Apologies to readers if something about yesterday's paper seemed familiar.
To paraphrase that classic Yogi Berra line, yesterday's report into council attendance was just like deja vu all over again. A different year, similar statistics and some of the same tired old excuses put up by those who don't bother going to meetings.
Strange too how it is the same names cropping up for non-attendance. There is a gulf between most of the councillors, whose attendance ranges from 100 per cent down to an acceptable 84 per cent and Michael Laws and Clive Solomon on 57 and 50 per cent respectively. And that's just for the 44 full council meetings so far this term.
The explanations put forward for the significant absences look more like diversionary tactics. And to argue the missed meetings have no merit doesn't take into account the times material has to be revisited because certain elected members did not attend committee meetings or workshops.
Mr Laws, in particular, protests about the Chronicle's interest in attendance, arguing that it does not indicate the value a councillor brings to the role.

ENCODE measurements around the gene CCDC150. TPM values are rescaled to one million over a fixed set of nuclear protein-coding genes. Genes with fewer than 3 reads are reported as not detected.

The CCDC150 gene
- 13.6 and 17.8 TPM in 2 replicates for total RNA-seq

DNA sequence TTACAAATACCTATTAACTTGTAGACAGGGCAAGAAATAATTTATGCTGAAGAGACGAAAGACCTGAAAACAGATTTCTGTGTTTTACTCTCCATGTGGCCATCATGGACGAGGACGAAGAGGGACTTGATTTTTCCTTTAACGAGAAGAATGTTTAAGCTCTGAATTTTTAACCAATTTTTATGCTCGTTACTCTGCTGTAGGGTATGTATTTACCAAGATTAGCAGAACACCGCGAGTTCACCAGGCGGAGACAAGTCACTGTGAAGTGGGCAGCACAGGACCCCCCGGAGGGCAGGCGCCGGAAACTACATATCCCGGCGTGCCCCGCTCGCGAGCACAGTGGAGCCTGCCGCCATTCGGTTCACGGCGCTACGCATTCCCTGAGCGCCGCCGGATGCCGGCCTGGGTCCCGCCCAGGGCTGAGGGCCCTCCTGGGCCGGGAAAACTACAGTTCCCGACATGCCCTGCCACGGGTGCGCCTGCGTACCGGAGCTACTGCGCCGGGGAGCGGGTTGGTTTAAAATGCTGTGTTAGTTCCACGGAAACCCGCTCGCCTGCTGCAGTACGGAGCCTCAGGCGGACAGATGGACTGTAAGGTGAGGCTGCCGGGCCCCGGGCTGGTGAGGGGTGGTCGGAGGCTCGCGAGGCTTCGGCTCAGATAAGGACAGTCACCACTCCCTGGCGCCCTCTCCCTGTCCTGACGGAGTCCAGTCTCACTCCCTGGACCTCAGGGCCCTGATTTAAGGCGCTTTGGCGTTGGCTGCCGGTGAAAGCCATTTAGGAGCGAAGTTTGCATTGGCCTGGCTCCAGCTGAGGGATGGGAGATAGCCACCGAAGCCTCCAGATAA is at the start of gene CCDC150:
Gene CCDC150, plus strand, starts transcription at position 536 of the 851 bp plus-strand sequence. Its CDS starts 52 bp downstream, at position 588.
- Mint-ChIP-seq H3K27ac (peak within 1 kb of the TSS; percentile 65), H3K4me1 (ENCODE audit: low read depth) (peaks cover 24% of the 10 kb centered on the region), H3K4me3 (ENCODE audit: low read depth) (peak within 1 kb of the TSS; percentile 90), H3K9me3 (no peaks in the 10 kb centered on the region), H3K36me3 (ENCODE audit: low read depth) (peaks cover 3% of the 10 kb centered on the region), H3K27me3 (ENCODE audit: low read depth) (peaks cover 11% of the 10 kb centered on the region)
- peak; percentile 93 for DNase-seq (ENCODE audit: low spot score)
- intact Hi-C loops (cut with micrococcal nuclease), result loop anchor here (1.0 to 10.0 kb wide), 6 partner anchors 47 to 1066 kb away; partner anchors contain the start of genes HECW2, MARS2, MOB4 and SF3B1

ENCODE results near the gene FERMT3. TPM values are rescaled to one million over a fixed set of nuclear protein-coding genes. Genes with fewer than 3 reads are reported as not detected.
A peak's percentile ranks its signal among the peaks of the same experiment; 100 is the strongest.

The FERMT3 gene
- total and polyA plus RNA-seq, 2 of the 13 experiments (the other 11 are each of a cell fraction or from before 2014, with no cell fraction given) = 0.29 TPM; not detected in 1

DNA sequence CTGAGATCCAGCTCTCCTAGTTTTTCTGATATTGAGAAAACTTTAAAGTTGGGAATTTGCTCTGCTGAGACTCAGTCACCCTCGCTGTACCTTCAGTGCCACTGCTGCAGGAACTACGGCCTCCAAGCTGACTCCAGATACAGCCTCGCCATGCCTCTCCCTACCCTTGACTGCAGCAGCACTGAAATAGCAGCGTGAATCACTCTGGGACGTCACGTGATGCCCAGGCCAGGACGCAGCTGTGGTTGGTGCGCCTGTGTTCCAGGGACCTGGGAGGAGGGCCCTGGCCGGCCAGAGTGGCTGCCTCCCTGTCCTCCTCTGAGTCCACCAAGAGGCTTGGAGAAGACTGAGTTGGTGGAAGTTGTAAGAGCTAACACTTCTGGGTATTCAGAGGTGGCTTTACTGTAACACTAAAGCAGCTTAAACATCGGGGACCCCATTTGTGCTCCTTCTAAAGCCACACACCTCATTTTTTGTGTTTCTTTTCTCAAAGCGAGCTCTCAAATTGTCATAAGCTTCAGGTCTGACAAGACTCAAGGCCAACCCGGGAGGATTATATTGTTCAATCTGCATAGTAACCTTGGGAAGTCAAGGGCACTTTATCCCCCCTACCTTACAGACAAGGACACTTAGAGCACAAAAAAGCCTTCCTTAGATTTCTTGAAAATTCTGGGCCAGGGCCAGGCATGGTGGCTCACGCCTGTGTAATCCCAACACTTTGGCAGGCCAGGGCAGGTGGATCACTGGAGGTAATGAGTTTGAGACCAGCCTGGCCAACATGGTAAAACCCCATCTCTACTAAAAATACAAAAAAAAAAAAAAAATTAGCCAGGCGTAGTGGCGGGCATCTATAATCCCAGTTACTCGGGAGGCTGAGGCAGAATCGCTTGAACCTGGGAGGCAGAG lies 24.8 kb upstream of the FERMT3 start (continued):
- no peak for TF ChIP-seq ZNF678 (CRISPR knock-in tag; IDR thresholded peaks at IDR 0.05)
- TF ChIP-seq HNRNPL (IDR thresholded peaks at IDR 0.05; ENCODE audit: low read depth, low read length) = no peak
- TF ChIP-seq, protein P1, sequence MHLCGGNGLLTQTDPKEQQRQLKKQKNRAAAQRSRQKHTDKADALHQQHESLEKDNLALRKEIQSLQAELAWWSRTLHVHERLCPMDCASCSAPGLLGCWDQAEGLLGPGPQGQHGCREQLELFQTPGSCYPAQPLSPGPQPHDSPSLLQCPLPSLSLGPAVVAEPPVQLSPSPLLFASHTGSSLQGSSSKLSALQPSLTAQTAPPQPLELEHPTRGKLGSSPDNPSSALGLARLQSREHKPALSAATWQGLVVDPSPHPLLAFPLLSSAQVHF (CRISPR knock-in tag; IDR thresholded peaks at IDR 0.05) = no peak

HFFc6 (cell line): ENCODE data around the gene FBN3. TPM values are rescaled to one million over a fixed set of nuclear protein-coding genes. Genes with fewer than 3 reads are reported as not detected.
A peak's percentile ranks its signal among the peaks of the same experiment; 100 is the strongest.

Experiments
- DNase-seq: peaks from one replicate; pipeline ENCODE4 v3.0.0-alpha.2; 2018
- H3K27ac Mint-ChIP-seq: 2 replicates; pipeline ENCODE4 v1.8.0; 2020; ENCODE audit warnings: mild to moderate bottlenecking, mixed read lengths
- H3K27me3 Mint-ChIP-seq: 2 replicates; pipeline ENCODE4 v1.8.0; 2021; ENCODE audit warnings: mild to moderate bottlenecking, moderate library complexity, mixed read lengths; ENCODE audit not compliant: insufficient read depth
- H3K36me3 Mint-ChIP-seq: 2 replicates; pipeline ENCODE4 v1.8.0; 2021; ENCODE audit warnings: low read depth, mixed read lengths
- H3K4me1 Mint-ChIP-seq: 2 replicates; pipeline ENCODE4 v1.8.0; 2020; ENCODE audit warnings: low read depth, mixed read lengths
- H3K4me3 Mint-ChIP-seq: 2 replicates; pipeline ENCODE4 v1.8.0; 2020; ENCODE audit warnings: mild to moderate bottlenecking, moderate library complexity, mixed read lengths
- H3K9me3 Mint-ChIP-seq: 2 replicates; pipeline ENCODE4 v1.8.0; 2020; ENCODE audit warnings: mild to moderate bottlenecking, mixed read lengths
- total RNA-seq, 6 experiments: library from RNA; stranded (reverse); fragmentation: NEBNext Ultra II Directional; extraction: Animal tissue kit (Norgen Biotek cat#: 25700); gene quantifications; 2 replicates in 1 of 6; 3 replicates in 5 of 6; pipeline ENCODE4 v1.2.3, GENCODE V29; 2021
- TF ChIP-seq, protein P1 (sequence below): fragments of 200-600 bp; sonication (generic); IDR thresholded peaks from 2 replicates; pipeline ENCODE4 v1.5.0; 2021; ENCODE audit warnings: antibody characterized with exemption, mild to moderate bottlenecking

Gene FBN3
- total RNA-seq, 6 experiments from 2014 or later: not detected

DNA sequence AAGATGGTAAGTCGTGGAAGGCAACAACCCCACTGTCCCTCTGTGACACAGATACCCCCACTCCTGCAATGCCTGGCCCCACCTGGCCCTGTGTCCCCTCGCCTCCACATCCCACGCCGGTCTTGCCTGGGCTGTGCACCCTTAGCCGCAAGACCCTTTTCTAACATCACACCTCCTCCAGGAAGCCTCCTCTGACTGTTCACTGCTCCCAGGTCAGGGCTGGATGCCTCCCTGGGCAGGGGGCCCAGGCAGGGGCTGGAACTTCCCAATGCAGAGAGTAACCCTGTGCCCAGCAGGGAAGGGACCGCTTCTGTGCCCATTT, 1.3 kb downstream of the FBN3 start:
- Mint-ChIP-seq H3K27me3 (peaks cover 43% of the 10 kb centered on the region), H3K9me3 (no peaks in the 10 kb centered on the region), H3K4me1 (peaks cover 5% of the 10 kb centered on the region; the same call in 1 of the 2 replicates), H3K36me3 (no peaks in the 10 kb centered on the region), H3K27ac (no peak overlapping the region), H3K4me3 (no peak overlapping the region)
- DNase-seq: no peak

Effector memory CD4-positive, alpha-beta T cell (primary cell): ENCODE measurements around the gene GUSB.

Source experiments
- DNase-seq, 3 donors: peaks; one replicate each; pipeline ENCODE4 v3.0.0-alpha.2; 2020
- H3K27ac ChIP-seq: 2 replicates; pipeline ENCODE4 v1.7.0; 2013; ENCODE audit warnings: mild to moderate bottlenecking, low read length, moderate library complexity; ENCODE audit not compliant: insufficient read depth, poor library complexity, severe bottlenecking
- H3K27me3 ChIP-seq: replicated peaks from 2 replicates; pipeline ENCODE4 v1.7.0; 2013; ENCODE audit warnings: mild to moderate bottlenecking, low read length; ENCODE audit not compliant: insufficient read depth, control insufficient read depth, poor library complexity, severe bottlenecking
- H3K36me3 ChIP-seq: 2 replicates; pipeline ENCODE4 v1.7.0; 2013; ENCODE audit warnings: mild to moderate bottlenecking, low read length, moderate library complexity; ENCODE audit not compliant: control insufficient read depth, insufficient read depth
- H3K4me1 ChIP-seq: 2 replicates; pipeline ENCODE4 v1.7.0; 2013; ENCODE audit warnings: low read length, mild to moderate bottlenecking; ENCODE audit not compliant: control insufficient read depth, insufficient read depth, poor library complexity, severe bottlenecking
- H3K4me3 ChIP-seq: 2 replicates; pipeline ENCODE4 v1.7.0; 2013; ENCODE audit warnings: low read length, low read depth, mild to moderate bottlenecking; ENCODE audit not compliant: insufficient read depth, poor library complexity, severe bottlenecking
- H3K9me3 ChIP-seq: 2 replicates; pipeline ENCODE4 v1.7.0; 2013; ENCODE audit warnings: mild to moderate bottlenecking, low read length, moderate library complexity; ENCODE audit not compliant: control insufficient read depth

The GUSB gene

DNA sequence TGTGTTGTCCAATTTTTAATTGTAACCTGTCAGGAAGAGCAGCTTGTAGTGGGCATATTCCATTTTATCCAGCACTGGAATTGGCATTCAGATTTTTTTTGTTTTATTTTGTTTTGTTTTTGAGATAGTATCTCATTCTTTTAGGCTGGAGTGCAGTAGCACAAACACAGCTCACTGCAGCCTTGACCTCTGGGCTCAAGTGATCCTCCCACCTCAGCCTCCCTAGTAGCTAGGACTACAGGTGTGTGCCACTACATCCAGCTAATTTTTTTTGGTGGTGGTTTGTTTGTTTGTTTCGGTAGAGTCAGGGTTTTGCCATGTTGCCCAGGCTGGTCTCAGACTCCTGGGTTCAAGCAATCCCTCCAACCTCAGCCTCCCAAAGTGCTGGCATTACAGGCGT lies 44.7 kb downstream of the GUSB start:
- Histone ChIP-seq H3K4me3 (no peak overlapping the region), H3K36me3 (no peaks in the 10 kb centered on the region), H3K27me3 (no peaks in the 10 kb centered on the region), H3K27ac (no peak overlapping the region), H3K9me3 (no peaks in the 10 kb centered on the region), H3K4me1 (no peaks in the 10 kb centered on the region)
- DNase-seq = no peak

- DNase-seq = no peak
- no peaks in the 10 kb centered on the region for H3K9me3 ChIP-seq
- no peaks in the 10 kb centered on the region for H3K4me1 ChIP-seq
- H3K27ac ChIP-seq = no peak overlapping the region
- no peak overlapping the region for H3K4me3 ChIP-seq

To a degree he is right, and it would be unfair not to acknowledge the efforts by him and others to preserve maternity services and reject the placement of Stewart Murray Wilson here.
Cynics might argue that those issues merely provided a stage for grandstanding and were battles chosen less on the basis of serving the community and more to gain political mileage.
Meeting attendance is one means we have to measure the effectiveness of our councillors, or at least their desire to get involved and serve the community that elected them to office. Attending meetings may not be all that being a councillor involves, but it is nevertheless an integral part of what that community service entails.